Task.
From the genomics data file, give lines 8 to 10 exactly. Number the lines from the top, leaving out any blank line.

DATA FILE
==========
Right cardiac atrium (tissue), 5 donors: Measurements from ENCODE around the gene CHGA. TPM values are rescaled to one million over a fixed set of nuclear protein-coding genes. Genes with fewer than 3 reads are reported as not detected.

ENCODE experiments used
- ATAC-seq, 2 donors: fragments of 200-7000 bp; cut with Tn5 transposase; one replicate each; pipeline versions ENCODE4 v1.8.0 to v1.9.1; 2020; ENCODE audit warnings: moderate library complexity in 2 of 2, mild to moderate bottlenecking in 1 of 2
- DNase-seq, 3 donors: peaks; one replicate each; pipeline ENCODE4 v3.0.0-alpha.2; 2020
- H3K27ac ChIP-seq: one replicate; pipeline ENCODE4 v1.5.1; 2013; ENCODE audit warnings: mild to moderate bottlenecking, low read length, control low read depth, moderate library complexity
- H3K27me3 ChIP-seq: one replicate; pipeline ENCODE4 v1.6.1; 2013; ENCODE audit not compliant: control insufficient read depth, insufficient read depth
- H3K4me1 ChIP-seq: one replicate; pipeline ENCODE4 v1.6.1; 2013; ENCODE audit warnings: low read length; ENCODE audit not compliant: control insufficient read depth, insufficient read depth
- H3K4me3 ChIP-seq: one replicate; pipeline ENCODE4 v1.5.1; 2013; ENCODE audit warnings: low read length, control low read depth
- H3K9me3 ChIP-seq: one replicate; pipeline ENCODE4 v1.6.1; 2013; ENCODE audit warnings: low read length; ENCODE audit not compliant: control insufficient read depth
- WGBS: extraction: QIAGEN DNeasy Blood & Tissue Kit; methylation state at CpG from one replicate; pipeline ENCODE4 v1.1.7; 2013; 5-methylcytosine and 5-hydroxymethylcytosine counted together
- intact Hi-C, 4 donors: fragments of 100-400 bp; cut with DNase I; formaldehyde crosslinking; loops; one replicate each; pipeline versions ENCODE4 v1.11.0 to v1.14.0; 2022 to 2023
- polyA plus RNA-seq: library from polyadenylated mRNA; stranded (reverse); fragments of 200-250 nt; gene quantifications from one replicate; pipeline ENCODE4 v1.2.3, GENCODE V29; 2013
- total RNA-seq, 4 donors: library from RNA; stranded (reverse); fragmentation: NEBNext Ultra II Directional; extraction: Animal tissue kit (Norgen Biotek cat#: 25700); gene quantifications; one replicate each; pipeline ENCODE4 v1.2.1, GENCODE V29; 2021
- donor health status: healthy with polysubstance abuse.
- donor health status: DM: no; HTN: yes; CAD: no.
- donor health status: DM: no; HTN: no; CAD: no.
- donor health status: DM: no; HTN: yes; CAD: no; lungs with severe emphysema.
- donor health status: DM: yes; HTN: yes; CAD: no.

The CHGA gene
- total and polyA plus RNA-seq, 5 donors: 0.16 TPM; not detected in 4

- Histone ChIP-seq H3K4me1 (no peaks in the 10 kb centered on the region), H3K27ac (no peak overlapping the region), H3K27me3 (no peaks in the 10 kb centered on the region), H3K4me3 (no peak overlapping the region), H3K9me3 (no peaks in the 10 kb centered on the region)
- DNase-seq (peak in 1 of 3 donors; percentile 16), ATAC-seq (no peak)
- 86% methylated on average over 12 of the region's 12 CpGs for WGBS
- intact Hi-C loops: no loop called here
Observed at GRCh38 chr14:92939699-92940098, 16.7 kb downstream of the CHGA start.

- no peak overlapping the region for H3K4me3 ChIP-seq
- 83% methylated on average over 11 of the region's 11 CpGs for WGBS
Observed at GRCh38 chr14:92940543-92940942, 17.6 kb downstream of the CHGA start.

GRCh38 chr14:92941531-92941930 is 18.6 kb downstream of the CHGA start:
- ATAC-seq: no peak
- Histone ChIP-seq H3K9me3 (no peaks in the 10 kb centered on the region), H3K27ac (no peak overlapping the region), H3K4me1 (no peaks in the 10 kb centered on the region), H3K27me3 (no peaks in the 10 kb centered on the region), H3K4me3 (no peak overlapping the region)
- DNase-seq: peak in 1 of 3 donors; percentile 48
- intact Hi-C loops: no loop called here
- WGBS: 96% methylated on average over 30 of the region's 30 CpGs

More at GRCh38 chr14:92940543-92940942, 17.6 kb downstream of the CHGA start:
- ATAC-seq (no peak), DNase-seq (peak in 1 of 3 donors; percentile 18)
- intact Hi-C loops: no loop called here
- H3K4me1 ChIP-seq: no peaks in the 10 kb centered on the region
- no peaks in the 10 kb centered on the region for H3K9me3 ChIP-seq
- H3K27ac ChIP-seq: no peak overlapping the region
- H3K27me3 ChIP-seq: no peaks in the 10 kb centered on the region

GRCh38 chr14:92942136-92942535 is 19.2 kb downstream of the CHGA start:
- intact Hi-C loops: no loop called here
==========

- H3K4me3 ChIP-seq: one replicate; pipeline ENCODE4 v1.5.1; 2013; ENCODE audit warnings: low read length, control low read depth
- H3K9me3 ChIP-seq: one replicate; pipeline ENCODE4 v1.6.1; 2013; ENCODE audit warnings: low read length; ENCODE audit not compliant: control insufficient read depth
- WGBS: extraction: QIAGEN DNeasy Blood & Tissue Kit; methylation state at CpG from one replicate; pipeline ENCODE4 v1.1.7; 2013; 5-methylcytosine and 5-hydroxymethylcytosine counted together